To obtain more information for my POST program research as to existing team interactions, my chief forwarded questions on my behalf to campus police departments in the California State University (CSU) system in early 2014. The goal was to determine what kind of input (if any) they had in institutional decisions regarding developments in campus safety. Thirteen of the 23 campuses responded, with 11 stating that they do get involved in the planning stages of new projects on campus by giving their perspective on safety and security. One CSU chief stated, "The administration needs to understand the importance of developing a safe campus and how design, lighting, landscape, alarms, and cameras play a big role." While true, this statement doesn't address ways in which police can work with administration to factor in future technology—and reflects a commonly held priority, a focus on the status quo.
An example of going beyond the status quo to effective collaboration in moving forward is that of SDSU's campus police working with the administration and other entities on campus to do the following:
- Add security cameras in key areas.
- Meet with management and IT staff of key stakeholders, such as housing and residential life, Love Library, and Associated Students to streamline the camera technology.
- Establish a separate camera network with all groups involved, using the same software and setup to allow access to all cameras on this network. As a result, the police can view many cameras in real time that they formerly had to request permission to access. This greatly increases the ability for police to see more information in real time and quickly gain information needed for action and/or evidence.
These collaborations will allow the different departments on campus to consolidate their work to deploy newer technologies instead of following the former protocols that resulted in work that was completely independent of that of others. Additionally, it extends the ability for future technology to be on a bigger, more secure network, providing access by other stakeholders to information once available only to the police.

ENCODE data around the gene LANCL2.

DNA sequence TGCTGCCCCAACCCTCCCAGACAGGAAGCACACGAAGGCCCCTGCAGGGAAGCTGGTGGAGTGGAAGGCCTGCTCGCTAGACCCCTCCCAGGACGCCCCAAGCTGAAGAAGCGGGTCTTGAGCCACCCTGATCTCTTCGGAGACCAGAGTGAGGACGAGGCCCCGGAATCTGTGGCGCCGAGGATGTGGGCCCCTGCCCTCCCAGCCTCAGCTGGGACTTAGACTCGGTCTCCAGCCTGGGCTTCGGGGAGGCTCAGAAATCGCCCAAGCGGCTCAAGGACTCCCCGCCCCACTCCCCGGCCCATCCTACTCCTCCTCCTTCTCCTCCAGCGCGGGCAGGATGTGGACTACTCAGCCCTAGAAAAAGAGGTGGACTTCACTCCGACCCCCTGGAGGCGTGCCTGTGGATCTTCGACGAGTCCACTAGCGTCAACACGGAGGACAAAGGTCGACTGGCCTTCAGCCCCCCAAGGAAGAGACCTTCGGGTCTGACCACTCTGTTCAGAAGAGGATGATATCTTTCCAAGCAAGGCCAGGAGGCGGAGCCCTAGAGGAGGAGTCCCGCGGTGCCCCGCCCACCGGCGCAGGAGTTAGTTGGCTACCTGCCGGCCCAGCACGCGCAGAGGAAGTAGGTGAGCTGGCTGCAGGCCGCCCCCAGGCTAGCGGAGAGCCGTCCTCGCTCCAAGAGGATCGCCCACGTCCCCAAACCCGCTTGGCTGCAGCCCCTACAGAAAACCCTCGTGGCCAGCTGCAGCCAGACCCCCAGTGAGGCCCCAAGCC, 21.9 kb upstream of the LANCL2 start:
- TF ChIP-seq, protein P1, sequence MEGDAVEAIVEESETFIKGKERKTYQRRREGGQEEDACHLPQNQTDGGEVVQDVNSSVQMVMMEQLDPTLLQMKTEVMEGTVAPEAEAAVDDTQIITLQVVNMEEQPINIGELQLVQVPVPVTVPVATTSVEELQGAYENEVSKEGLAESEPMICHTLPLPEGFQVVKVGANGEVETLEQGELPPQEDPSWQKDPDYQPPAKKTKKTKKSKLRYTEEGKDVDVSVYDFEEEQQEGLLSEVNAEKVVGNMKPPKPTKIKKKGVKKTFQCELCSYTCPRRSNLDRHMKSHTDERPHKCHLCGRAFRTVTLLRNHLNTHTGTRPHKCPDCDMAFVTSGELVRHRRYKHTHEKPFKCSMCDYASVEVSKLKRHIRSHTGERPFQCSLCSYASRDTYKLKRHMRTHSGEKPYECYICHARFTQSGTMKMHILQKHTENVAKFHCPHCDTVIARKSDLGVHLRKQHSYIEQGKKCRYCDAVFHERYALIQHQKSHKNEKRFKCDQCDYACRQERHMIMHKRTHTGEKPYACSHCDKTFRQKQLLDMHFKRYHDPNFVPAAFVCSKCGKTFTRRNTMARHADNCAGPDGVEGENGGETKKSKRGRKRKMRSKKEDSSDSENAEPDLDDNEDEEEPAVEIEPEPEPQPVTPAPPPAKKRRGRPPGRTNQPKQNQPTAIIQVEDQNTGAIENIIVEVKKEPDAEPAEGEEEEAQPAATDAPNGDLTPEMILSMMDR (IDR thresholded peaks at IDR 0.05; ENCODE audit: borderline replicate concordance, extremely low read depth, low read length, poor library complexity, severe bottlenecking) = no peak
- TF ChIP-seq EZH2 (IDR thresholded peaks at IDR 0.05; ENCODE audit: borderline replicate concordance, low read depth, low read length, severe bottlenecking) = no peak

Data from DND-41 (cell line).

High Tech Protection to Come
As SDSU police confer and collaborate with other campus departments, they are identifying a number of possibilities for protective technologies. Among the ones with the greatest potential to mitigate a critical incident are GPS-implanted firearms, license plate readers, and notification and alert systems for persons on campus during emergencies.
Firearm global positioning systems (GPS). In January 2014, three separate incidents shocked the country, resulting in a gunshot injury of a student at Widener University, Chester, Philadelphia; the death of a teaching assistant at Purdue University, West Lafayette, Indiana; and a campus shooting at South Carolina State University, Orangeburg. Sadly, these incidents have become a part of the national landscape. However, in the near future, there could be a way to detect firearms before they are used.
The Defense Advanced Research Projects Administration (DARPA) has disclosed a means to construct firearms that can be tracked through the use of global positioning systems (GPS). The agency has announced the development of a firearm with microelectromechanical systems (MEMS) that include a miniature GPS system. The system could be ready for installation into new firearms for public sale in the United States in the next three to five years. Of course, the politics of gaining public support to implant all firearms with GPS pushes this likelihood well into the future. If approved, however, universities could support wireless and sensor technology throughout the campus to detect gun locations and related security risks.